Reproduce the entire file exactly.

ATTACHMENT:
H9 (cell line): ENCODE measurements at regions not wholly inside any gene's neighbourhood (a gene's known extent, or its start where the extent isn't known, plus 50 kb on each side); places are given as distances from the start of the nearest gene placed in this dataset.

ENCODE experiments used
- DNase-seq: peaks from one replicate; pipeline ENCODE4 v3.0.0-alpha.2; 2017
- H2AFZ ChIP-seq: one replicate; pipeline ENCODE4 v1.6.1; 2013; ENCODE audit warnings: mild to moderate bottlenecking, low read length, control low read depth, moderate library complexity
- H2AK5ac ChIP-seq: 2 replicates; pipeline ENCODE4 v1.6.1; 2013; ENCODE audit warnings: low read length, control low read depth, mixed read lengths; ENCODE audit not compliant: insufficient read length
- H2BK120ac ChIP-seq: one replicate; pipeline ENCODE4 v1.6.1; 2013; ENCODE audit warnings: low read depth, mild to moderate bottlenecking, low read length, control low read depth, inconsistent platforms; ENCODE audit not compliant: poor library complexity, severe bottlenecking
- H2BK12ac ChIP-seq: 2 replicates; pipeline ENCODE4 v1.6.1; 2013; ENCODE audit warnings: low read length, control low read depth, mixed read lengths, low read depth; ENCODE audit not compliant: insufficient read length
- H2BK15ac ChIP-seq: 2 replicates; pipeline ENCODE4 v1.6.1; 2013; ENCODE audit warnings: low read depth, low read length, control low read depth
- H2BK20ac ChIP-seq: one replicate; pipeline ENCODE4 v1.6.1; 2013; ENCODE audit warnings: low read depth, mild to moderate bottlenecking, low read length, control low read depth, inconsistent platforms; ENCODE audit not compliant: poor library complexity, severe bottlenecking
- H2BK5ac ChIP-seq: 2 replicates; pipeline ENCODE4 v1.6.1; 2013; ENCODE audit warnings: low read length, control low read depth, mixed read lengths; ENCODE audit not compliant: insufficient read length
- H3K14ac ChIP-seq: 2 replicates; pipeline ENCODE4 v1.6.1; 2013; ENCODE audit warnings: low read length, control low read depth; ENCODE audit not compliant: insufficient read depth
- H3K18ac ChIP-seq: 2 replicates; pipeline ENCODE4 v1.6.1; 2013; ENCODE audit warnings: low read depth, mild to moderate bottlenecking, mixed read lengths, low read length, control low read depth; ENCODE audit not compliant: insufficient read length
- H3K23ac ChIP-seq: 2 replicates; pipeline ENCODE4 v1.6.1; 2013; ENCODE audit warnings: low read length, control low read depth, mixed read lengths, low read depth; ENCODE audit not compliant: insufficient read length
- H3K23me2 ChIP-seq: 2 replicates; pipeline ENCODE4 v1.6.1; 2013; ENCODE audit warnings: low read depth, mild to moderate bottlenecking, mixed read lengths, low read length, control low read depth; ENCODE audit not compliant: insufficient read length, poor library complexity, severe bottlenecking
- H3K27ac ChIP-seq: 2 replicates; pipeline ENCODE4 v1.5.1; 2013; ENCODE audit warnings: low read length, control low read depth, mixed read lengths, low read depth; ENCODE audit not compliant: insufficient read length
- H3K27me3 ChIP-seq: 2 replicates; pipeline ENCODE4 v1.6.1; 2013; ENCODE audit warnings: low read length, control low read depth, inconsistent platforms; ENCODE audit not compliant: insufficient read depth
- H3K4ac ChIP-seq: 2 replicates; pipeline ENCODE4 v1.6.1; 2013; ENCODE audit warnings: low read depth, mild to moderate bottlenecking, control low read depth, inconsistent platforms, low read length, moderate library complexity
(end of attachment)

H9 (cell line): ENCODE measurements at regions not wholly inside any gene's neighbourhood (a gene's known extent, or its start where the extent isn't known, plus 50 kb on each side); places are given as distances from the start of the nearest gene placed in this dataset.

ENCODE experiments used
- DNase-seq: peaks from one replicate; pipeline ENCODE4 v3.0.0-alpha.2; 2017
- H2AFZ ChIP-seq: one replicate; pipeline ENCODE4 v1.6.1; 2013; ENCODE audit warnings: mild to moderate bottlenecking, low read length, control low read depth, moderate library complexity
- H2AK5ac ChIP-seq: 2 replicates; pipeline ENCODE4 v1.6.1; 2013; ENCODE audit warnings: low read length, control low read depth, mixed read lengths; ENCODE audit not compliant: insufficient read length
- H2BK120ac ChIP-seq: one replicate; pipeline ENCODE4 v1.6.1; 2013; ENCODE audit warnings: low read depth, mild to moderate bottlenecking, low read length, control low read depth, inconsistent platforms; ENCODE audit not compliant: poor library complexity, severe bottlenecking
- H2BK12ac ChIP-seq: 2 replicates; pipeline ENCODE4 v1.6.1; 2013; ENCODE audit warnings: low read length, control low read depth, mixed read lengths, low read depth; ENCODE audit not compliant: insufficient read length
- H2BK15ac ChIP-seq: 2 replicates; pipeline ENCODE4 v1.6.1; 2013; ENCODE audit warnings: low read depth, low read length, control low read depth
- H2BK20ac ChIP-seq: one replicate; pipeline ENCODE4 v1.6.1; 2013; ENCODE audit warnings: low read depth, mild to moderate bottlenecking, low read length, control low read depth, inconsistent platforms; ENCODE audit not compliant: poor library complexity, severe bottlenecking
- H2BK5ac ChIP-seq: 2 replicates; pipeline ENCODE4 v1.6.1; 2013; ENCODE audit warnings: low read length, control low read depth, mixed read lengths; ENCODE audit not compliant: insufficient read length
- H3K14ac ChIP-seq: 2 replicates; pipeline ENCODE4 v1.6.1; 2013; ENCODE audit warnings: low read length, control low read depth; ENCODE audit not compliant: insufficient read depth
- H3K18ac ChIP-seq: 2 replicates; pipeline ENCODE4 v1.6.1; 2013; ENCODE audit warnings: low read depth, mild to moderate bottlenecking, mixed read lengths, low read length, control low read depth; ENCODE audit not compliant: insufficient read length
- H3K23ac ChIP-seq: 2 replicates; pipeline ENCODE4 v1.6.1; 2013; ENCODE audit warnings: low read length, control low read depth, mixed read lengths, low read depth; ENCODE audit not compliant: insufficient read length
- H3K23me2 ChIP-seq: 2 replicates; pipeline ENCODE4 v1.6.1; 2013; ENCODE audit warnings: low read depth, mild to moderate bottlenecking, mixed read lengths, low read length, control low read depth; ENCODE audit not compliant: insufficient read length, poor library complexity, severe bottlenecking
- H3K27ac ChIP-seq: 2 replicates; pipeline ENCODE4 v1.5.1; 2013; ENCODE audit warnings: low read length, control low read depth, mixed read lengths, low read depth; ENCODE audit not compliant: insufficient read length
- H3K27me3 ChIP-seq: 2 replicates; pipeline ENCODE4 v1.6.1; 2013; ENCODE audit warnings: low read length, control low read depth, inconsistent platforms; ENCODE audit not compliant: insufficient read depth
- H3K4ac ChIP-seq: 2 replicates; pipeline ENCODE4 v1.6.1; 2013; ENCODE audit warnings: low read depth, mild to moderate bottlenecking, control low read depth, inconsistent platforms, low read length, moderate library complexity